It was a thrill to have the mystical lyrics of H.P. Lovecraft set to music in my latest choral piece, “Rhyme of Polaris”. I have always been a fan of science fiction, and Lovecraft is a long-time favorite – perhaps in my book best known through the film adaptations of Re-Animator, but also through the Cthulhu myth. I found these lyrics as featured in Lovecraft’s 1918 short story, “Polaris”, and was inspired to write this piece. The text (below) sparkled, in particular, exploration of harmony to evoke my interpretation of the unusual text. Haga Motettkör, conducted by Ulrike Heider, premiered the piece in concert on June 6, 2015.
Slumber, watcher, till the spheres,
Six and twenty thousand years
Have revolv’d, and I return
To the spot where now I burn.
Other stars anon shall rise
To the axis of the skies;
Stars that soothe and stars that bless
With a sweet forgetfulness
Only when my round is o’er
Shall the past disturb thy door.
How often does a composer of choral music get the opportunity to have a full concert of his or her own music? I am so grateful for this luxury offered by the Haga Motettkör and its director Ulrike Heider, who has always been a strong supporter of my composition activities. On February 1, 2015, the choir performed nine of my compositions under the title “The Haga Motets”, focusing on the sacred music I wrote for various services during 2014. I was also very happy to work with Karin Johansson, a brilliant piano improviser, who interpreted three of my pieces (O Sacrum Convivium, Kyrie and What Is God?) as interludes in the mid-section of the concert. The two last pieces of the concert were premiere performances of compositions dedicated to my two boys, Elmer (Lyckans minut – “Minute of Happiness”) and Hilding (Gud som haver barnen kär – “God who treasures children all”).
The beautiful poster for the concert was designed by Anders Nyberg.
Below is the full unedited recording of the concert.
- Day Unto Day (4:00)
- Ubi caritas et amor (8:40)
- Song of Faith (13:32)
- Ave Maria (17:38)
- Piano improvisation over O Sacrum Convivium (22:22)
- O Sacrum Convivium (29:07)
- Piano improvisation over Kyrie (34:37)
- Kyrie (based on Sonata nr 39 K 402 by Domenico Scarlatti) (40:35)
- Piano improvisation over What Is God? (43:14)
- What Is God? (51:14)
- Lyckans minut (57:09)
- Gud som haver barnen kär (61:40)
My seven ‘O antiphons’ I composed for the Haga Motettkör was premiered in service in December conducted by Ulrike Heider. The seven rather short pieces – around 15 minutes all together – are entitled Antiphonae Intervallum since each and one of the pieces are based on one of the intervals in a major scale. I often find that formal restrictions is a real creativity trigger and the challenge forced me to write in new ways. Limited by the harmonic constraints but of course also paying attention to the text made this a very rewarding composition project. Below is a recording from the premire of the second movement, O Adonai.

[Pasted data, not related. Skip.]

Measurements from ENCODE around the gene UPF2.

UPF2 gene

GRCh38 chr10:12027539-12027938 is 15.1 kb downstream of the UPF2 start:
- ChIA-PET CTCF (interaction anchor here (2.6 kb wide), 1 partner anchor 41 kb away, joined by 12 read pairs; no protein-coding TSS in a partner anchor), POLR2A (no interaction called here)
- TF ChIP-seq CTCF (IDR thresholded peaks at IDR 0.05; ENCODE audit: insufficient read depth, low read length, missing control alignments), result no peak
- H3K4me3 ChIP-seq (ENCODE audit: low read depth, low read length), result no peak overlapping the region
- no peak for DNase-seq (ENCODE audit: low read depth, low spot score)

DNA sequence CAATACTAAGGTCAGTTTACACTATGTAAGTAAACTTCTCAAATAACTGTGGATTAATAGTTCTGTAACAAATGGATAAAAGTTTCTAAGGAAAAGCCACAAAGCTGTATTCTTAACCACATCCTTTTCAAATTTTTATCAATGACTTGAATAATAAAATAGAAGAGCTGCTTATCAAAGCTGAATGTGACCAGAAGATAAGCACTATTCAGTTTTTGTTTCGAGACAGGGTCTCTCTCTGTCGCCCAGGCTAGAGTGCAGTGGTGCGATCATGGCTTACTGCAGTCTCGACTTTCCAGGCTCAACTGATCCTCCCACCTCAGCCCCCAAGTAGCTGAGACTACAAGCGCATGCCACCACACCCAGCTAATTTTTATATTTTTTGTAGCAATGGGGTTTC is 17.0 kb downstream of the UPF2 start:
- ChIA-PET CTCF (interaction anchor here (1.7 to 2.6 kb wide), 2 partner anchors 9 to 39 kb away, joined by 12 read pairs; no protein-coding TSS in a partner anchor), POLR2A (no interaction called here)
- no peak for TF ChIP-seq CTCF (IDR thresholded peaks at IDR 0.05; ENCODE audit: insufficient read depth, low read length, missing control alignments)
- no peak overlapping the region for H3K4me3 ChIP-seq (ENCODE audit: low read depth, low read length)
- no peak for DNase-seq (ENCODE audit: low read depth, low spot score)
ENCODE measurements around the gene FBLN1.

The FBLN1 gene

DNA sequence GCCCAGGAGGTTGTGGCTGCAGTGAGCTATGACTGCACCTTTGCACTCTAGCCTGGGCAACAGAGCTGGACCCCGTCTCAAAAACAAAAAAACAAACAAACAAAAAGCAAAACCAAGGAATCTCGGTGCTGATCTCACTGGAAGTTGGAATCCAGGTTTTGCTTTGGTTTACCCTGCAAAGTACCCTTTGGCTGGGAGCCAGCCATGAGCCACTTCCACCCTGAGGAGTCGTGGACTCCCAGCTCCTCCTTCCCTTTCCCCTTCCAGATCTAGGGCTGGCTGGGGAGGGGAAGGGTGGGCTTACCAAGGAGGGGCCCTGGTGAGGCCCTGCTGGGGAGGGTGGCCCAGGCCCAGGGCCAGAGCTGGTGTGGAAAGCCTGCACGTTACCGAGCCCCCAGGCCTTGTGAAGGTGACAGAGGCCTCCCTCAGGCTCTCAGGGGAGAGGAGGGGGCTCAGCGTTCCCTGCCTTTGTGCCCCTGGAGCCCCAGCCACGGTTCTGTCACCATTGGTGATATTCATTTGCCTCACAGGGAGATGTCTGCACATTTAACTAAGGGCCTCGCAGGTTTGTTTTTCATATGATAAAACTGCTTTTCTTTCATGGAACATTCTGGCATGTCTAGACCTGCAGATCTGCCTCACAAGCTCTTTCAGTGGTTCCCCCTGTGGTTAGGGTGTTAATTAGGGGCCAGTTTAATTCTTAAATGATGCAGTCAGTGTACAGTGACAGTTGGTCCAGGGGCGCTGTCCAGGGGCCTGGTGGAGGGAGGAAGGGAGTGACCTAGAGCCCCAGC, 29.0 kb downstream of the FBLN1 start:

If you are interested in downloading a PDF of the score, please go here!
Sometimes being a concert producer and a composer has very practical implications. On December 21, 2014, Johannebergs Vokalensemble will perform a concert devoted to various musical setting of three well-known Maria hymns – Ave Maria, Tota pulchra es and A Spotless Rose. The program was structured so that each text is represented by four settings by different composers, and four of the songs were to be performed by women’s and men’s choir separately, two each. I found wonderful settings that fitted the concept perfectly for all “slots” with one exception: I needed a TTBB setting of Tota pulchra es. Couldn’t find one. So I wrote one myself, taking the opportunity to write for men’s choir, which I have only done a couple of times before. The piece will be premiered by the men of the JOVE in the concert En ros utsprungen on December 21.
I have set another ‘classic’ sacred text to music, and it’s one that is very close to my heart: the Ubi caritas et amor. Of course, it has been set to music many times and one of my favorites in that respect (the one by Maurice Duruflé) was sang as me and my wife entered the church during our wedding… so the text is very special, and in terms of my own faith, very true. The Haga Motettkör did a beautiful job performing this piece in service twice during the year, and this recording is from the second performance in October where it was featured as a reflective piece right after the sermon. The piece is a warm hymn with a more dynamic and harmonically challenging mid-section. Listen for yourself!
I am currently composing a setting of the seven Magnificat antiphons – a text which has been beautifully set to music before by composers such as Pawel Lukaszewski and Arvo Pärt. My suite is for a cappella choir and I believe the approach is unusually ‘technical’ for me: I have the idea to center each and one of the seven small pieces around a specific interval (as there are seven intervals on a major scale), so the first ‘O Sapientia’ will explore the major second and the last ‘O Emmanuel’ the perfect octave. The Antiphonae Intervallum will be premiered by the Haga Motettkör conducted by Ulrike Heider in service at the Haga Church, Göteborg, on December 14.